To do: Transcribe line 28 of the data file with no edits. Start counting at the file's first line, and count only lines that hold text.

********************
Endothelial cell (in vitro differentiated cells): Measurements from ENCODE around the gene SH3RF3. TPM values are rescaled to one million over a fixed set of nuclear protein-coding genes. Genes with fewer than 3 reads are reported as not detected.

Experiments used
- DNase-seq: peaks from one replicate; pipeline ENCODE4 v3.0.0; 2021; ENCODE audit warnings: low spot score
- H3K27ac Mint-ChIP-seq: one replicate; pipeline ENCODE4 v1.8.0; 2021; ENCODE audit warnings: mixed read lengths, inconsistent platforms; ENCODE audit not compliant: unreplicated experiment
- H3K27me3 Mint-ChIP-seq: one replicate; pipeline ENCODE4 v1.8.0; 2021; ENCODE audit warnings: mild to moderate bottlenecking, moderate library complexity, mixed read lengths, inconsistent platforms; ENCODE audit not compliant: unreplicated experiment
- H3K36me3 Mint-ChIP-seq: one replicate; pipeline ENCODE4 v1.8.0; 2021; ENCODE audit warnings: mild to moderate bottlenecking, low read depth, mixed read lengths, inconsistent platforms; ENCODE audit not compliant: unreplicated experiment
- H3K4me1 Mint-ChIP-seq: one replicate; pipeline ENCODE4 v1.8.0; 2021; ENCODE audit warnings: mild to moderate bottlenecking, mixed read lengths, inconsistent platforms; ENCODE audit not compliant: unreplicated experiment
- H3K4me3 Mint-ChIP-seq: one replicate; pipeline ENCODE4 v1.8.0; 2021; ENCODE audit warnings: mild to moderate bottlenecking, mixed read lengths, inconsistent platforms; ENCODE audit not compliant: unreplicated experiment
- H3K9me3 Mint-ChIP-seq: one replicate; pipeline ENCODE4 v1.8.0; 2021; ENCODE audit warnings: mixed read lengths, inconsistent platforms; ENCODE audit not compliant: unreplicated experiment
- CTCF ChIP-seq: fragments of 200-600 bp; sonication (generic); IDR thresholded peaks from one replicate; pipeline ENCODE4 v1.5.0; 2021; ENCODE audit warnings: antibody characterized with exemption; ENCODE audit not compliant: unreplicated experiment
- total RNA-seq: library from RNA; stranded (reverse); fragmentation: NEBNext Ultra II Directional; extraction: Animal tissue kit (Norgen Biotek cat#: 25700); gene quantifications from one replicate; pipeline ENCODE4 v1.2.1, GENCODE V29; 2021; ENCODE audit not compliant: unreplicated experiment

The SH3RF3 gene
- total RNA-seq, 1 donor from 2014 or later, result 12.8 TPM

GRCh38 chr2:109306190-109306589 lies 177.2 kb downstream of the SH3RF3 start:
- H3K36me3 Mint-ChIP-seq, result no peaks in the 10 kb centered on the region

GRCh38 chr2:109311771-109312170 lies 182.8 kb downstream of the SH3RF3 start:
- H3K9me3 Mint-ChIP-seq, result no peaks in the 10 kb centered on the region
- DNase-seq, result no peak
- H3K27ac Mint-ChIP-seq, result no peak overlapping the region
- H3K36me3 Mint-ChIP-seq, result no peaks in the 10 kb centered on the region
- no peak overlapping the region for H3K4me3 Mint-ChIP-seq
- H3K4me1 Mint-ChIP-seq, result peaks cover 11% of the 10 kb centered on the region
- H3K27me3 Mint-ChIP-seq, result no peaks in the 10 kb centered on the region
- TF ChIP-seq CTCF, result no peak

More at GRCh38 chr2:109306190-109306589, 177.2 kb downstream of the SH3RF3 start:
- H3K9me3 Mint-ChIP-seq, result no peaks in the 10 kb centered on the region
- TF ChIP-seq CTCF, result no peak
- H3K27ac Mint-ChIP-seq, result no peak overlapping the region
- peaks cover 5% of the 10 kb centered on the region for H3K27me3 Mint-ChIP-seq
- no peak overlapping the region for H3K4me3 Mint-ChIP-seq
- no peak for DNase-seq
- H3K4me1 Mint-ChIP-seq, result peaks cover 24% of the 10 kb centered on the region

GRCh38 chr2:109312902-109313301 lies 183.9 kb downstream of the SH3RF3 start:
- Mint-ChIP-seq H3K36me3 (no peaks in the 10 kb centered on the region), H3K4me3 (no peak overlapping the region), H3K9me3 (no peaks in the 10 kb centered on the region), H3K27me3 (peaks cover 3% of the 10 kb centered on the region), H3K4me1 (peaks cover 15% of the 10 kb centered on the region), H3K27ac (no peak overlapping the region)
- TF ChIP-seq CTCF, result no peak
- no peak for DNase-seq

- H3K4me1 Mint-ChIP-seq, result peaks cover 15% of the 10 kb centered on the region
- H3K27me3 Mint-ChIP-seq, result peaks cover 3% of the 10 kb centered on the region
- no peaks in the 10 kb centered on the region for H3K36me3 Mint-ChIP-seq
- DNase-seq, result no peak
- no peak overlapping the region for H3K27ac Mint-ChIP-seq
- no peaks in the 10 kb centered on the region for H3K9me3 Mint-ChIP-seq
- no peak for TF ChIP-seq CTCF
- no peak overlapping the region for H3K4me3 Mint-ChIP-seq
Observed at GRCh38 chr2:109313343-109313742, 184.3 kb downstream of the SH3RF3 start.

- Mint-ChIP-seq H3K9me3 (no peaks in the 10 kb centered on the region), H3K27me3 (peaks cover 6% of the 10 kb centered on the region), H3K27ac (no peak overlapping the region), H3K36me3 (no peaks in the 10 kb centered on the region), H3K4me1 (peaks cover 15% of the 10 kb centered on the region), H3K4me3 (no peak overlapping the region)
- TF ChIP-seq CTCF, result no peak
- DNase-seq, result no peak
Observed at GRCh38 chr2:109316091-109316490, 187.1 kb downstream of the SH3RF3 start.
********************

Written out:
- H3K27ac Mint-ChIP-seq, result no peak overlapping the region